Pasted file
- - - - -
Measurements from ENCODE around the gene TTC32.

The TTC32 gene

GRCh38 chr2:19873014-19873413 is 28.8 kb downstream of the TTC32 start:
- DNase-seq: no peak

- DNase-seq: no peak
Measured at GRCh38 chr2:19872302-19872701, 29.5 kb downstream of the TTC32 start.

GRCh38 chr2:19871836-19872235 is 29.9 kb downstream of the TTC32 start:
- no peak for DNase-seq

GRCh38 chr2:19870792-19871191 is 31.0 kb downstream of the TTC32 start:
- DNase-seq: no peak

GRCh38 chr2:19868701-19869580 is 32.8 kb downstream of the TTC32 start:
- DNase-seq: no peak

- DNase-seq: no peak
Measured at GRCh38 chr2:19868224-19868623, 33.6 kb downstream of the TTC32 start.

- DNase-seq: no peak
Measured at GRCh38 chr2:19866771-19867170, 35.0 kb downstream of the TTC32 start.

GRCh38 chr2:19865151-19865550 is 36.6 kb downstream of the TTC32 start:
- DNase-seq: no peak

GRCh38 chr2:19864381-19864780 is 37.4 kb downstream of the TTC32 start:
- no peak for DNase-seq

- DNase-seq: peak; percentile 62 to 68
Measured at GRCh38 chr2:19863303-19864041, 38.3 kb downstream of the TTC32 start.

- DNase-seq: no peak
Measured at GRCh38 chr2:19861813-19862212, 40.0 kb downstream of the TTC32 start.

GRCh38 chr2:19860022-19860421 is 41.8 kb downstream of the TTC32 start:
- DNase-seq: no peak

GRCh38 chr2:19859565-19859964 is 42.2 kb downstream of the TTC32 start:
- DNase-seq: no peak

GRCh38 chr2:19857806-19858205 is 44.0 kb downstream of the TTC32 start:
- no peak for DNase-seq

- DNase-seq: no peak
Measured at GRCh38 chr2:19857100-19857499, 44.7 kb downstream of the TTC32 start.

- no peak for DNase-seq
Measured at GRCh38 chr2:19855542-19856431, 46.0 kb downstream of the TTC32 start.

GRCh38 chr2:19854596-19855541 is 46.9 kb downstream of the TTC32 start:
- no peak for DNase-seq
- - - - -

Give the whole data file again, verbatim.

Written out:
Measurements from ENCODE around the gene TTC32.

The TTC32 gene

GRCh38 chr2:19873014-19873413 is 28.8 kb downstream of the TTC32 start:
- DNase-seq: no peak

- DNase-seq: no peak
Measured at GRCh38 chr2:19872302-19872701, 29.5 kb downstream of the TTC32 start.

GRCh38 chr2:19871836-19872235 is 29.9 kb downstream of the TTC32 start:
- no peak for DNase-seq

GRCh38 chr2:19870792-19871191 is 31.0 kb downstream of the TTC32 start:
- DNase-seq: no peak

GRCh38 chr2:19868701-19869580 is 32.8 kb downstream of the TTC32 start:
- DNase-seq: no peak

- DNase-seq: no peak
Measured at GRCh38 chr2:19868224-19868623, 33.6 kb downstream of the TTC32 start.

- DNase-seq: no peak
Measured at GRCh38 chr2:19866771-19867170, 35.0 kb downstream of the TTC32 start.

GRCh38 chr2:19865151-19865550 is 36.6 kb downstream of the TTC32 start:
- DNase-seq: no peak

GRCh38 chr2:19864381-19864780 is 37.4 kb downstream of the TTC32 start:
- no peak for DNase-seq

- DNase-seq: peak; percentile 62 to 68
Measured at GRCh38 chr2:19863303-19864041, 38.3 kb downstream of the TTC32 start.

- DNase-seq: no peak
Measured at GRCh38 chr2:19861813-19862212, 40.0 kb downstream of the TTC32 start.

GRCh38 chr2:19860022-19860421 is 41.8 kb downstream of the TTC32 start:
- DNase-seq: no peak

GRCh38 chr2:19859565-19859964 is 42.2 kb downstream of the TTC32 start:
- DNase-seq: no peak

GRCh38 chr2:19857806-19858205 is 44.0 kb downstream of the TTC32 start:
- no peak for DNase-seq

- DNase-seq: no peak
Measured at GRCh38 chr2:19857100-19857499, 44.7 kb downstream of the TTC32 start.

- no peak for DNase-seq
Measured at GRCh38 chr2:19855542-19856431, 46.0 kb downstream of the TTC32 start.

GRCh38 chr2:19854596-19855541 is 46.9 kb downstream of the TTC32 start:
- no peak for DNase-seq